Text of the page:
Of chiming strings, or charming pipes, and winds
Of gentlest gale Arabian odors fann'd
From their soft wings, and Flora's earliest smells.
Such was splendour, and the Tempter now
His invitation earnestly renewid.
What donbts the Son of God to sit and eat?

not fruits forbidden; no interdict Defends the touching of these viands pure;

370 Their taste no knowledge works at least of evil, But life preserves, destroys life's enemy, Hunger, with sweet restorative delight. All these are spirits of air, and woods, and springs, Thy gentle ministers, who come to pay Thee homage, and acknowledge thee their Lord ? What doubt'st thou Son of God? sit down and eat.

To whom thus Jesus, temp?rately reply'd Said'st thou not that to all things I had right? And who withholds my power that right to use? 388 Shall I receive by gift what of my own,

These are

When and where likes me best, I can command ?
I can at will, doubt not, as soon as thou,
Command a table in this wilderness,
And call swift flights of angels ministrant:
Array'd in glory on my cup to attend :
Why should'st thou then obtrude this diligence,
In vain, where no acceptance it can find;
And with my hunger what hast thou to do?
Thy pompous delicacies I contemn,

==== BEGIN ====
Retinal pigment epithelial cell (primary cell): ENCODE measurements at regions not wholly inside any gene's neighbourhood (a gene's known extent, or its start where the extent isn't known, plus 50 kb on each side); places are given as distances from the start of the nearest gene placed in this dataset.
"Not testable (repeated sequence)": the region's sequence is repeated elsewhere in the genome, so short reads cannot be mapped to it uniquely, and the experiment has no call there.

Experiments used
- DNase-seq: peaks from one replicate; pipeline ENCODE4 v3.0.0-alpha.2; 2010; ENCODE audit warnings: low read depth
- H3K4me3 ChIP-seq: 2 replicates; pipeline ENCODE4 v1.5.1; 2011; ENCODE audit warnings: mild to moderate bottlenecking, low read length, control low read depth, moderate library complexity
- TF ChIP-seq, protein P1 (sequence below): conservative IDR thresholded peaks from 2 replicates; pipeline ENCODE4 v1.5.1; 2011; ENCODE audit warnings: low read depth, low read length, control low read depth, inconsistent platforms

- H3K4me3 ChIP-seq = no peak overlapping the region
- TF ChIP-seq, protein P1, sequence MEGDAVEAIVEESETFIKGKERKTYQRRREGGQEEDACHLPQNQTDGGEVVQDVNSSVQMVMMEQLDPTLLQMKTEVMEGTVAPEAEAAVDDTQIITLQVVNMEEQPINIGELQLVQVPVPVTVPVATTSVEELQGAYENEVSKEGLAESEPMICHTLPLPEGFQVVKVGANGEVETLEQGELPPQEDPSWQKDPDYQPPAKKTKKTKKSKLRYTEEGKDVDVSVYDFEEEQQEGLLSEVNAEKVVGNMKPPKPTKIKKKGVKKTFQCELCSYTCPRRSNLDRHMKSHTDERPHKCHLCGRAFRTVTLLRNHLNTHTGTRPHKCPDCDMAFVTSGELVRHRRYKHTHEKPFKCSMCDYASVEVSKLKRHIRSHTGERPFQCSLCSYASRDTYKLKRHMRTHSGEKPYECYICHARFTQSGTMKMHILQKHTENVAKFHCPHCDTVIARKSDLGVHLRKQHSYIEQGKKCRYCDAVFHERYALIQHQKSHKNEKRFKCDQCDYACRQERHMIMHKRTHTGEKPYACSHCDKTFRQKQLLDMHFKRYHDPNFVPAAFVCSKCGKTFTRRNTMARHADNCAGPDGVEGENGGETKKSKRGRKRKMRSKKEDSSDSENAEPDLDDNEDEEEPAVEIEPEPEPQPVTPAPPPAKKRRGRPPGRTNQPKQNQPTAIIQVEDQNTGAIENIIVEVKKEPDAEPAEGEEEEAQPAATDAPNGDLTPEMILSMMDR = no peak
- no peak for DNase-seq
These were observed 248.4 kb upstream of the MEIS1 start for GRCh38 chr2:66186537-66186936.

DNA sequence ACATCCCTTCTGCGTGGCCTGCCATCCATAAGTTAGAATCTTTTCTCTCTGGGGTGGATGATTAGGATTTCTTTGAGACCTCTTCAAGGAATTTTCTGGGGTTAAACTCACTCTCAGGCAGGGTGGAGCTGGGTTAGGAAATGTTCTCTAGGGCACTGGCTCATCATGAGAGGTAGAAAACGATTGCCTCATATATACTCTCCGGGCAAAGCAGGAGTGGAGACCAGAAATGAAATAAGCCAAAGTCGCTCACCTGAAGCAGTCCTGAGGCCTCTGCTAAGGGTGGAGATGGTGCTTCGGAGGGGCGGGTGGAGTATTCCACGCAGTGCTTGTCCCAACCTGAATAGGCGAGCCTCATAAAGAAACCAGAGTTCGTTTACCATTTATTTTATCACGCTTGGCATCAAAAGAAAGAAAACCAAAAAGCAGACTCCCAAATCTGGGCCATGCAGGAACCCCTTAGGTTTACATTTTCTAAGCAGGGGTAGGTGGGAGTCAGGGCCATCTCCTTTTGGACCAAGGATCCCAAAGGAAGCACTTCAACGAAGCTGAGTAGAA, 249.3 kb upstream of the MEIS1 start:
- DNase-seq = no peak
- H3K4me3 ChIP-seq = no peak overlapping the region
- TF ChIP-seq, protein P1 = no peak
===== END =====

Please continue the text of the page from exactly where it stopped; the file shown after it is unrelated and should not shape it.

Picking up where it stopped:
390 And count thy specious gifts no gifts but guiles.

To whom thus answer'd Satan malecontent: That I have also power to give thou seest; If of that pow'r I bring thee voluntary What I might have bestow'd on whom I pleas'd, And rather opportunely in this place Chose to impart to thy apparent need, Why should'st thou not accept it? but I see What I can do or offer is suspect ; Of these things others quickly will dispose, 400 Whose pains have earn'd the far fet spoil. With that Both table and provision vanish'd quite With sounds of Harpies' wings, and talons heard; Only th' importune Tempter still remain'd, And with these words his temptation pursu'd.

By hunger, that each other creature tames, Thou art not to be harm’d; therefore not mov'd; Thy temperance invincible besides, For no allurement yields to appetite, And all thy heart is set on high designs,

410 High actions ; but wherewith to be achiev'd?